A controller may have a good reason to publish or otherwise process information about a person even where that person has made a lawful request for erasure, restriction of processing, etc. However, the continued processing must itself be lawful. The many permutations do not permit a clear-cut answer to this question.
You have the right to request that ...
A user agent string may be personal data depending on how it is processed. Aggregate statistics of user agent strings are not personal data. But if you combine user agent records with IP addresses or other identifiers, the user agent string would relate to a data subject that you can single out/identify.
While user agent strings can contain arbitrary text (...
Is X considered personal data?
Can you use X to directly or indirectly identify a natural person? In the data to which you have access can X be related to an identifiable natural person?
If you answer yes to either of those questions then X is personal data.
‘personal data’ means any information relating to an identified or
Is this considered storing personal data? Do I need user's consent?
No. Article 4(1) of the GDPR defines personal data as "any information relating [directly or indirectly] to an identified or identifiable natural person" (brackets added). The closest your sample gets to that is the IP address. Due to how IP addresses are managed, typically an IP ...
It would depend on the context of the processing.
Looking at the comments to the initial question, a program such as "a fitness tracker, or a mapping program that records GPS locations" would seem to qualify as a "purely personal activity" given that only the user is involved and the processing happens solely on their computer/device.
The GDPR applies regardless of where and how data is processed.
But it is necessary to look at what the processing activities in question are,
and who is the controller for these activities by determining their purposes and means.
This argument is supported:
by the absence of relevant exemptions in the GDPR
by the GDPR's broad definition of the data ...
The article 17 right to be forgotten aka the right to erasure is not absolute.
Assuming you lawfully recorded the email address, if the email address is necessary for the purpose for which you collected or otherwise processed it then you aren't obliged to erase the email address on request.
Seems to me you have a 'legitimate interest' under article 6(f) to ...
GDPR & EPD require user consent before storing a users personal information.
User consent is one of the ways that justify storing personal information, but there are others.
You may check art.6 to see the several reasons that allow to store personal information.
In this case, it seems reasonable to justify it under the paragraph f
(f) processing ...
A simple cookie banner is not sufficient.
Users have to opt in by clicking a button or checking checkboxes, note if using checkboxes they can not be pre-checked unless for "strictly necessary" cookies as defined by EPR.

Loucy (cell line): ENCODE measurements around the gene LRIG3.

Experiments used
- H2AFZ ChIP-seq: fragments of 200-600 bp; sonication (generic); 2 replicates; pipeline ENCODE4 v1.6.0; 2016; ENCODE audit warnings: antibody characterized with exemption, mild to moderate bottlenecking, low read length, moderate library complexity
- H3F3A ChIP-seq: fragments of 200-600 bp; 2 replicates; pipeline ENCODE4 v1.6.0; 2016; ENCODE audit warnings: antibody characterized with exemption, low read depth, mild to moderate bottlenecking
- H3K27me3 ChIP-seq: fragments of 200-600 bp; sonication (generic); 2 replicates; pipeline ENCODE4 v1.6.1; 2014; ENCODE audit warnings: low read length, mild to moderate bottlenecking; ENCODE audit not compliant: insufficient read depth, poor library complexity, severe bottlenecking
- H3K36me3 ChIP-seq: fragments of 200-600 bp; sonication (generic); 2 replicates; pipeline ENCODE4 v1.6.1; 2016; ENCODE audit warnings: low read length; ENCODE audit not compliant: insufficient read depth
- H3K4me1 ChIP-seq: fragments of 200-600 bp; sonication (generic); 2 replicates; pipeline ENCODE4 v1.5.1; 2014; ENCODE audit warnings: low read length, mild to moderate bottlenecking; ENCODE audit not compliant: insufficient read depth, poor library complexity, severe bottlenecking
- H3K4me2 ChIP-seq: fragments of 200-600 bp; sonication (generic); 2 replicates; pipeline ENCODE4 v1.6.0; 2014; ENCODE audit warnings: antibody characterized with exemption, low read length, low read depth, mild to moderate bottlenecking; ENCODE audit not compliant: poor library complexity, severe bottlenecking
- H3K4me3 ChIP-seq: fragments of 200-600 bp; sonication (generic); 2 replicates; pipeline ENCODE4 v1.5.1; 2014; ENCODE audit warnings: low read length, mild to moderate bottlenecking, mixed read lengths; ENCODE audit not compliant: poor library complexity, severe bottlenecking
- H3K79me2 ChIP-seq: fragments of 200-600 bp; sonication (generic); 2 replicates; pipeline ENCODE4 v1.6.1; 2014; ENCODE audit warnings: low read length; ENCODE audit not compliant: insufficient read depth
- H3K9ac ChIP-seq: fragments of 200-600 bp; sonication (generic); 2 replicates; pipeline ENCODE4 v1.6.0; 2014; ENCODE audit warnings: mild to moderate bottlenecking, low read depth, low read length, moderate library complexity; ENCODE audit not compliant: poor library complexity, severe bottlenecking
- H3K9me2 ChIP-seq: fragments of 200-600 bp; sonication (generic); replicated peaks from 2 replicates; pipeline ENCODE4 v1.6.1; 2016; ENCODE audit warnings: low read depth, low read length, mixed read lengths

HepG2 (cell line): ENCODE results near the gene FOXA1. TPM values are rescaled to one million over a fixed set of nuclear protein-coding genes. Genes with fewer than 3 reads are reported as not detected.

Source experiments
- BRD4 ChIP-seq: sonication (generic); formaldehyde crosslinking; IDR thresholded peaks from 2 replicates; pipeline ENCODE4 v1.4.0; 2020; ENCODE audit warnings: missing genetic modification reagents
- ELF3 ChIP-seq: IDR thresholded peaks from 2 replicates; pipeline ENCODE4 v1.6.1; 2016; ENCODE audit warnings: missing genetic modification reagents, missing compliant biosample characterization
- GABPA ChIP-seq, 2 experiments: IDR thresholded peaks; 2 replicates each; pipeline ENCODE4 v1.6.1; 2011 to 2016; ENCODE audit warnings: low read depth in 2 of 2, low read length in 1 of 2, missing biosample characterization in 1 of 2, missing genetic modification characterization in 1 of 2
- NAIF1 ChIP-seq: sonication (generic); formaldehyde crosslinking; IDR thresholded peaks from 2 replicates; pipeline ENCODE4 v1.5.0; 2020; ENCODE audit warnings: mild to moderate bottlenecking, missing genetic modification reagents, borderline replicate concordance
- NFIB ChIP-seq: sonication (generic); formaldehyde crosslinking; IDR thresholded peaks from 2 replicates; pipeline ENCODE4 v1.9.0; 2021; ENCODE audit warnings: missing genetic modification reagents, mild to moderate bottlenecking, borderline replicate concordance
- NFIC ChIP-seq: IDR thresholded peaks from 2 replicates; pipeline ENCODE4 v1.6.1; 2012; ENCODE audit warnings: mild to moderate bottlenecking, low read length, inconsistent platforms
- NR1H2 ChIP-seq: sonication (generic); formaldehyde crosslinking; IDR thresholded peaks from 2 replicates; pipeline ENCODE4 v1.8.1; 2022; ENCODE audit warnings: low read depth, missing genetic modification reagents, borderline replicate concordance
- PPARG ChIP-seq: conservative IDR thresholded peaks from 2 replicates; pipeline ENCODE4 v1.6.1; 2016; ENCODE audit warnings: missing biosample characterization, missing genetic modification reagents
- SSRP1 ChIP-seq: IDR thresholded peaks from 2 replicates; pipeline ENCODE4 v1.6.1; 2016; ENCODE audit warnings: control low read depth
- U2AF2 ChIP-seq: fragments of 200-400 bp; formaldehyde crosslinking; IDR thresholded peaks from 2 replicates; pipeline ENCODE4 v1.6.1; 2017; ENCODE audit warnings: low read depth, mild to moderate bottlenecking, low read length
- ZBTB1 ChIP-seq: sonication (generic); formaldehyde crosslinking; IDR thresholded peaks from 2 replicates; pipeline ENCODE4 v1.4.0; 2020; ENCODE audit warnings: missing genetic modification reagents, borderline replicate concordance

As per the legislation valid consent can not be obtained by the user continuing to use the website or scrolling down the page. ...
The goal of the GDPR is to ensure a single market for personal data processing throughout the EU. Since all EU/EEA member states now have equivalent levels of data protection, it doesn't matter in which member state data is stored or processed. Member states cannot generally limit this single market via national laws.
Furthermore, secure processing may be ...
No, GDPR does not apply here — but other laws might .
The General Data Protection Regulation only concerns itself with the following:
This Regulation applies to the processing of personal data wholly or partly by automated means and to the processing other than by automated means of personal data which form part of a filing system or are intended to form ...
if the company is registered in the UK, then if I were to seek legal advice, I must turn to UK lawyer or any lawyer in EU could do that?
It would be best to seek the services of a UK lawyer because any enforcement action against the company would typically be taken by the UK's GDPR regulator: the Information Commissioner's Office.
So as a Data Protection Officer - what exactly should I do (if anything)?
Demand and get proper training or resign. Don’t take legal responsibility for doing a job you don’t know how to do.
This is not a criticism of you or your skills - your employer should not have put you in this position.
On the facts you've given us, you have obligations and potential liability as a processor of the data
You're responsible for the security of the data in the database, maintaining records, appointing a data protection officer if necessary, and so on.
You can be held liable for any breaches by the ICO or other relevant regulatory authority, and an injured ...
In order to sue someone (successfully, not just waste their time and the court's time), they have to have done a legal wrong. A picture can be taken with consent, and a painting can be made from that picture with consent. A 1 year old child does not have the legal capacity to consent, but a parent does. It only requires the consent of one parent. In the ...
The reason for that is that according to GDPR explanation on EU website under GDPR company collecting my personal data and using it for automated decision making should inform me about that and have me agree to it.
Only if the basis for processing is consent.
The GDPR provides 6 legal basis for data processing - consent is only one of them. If their basis ...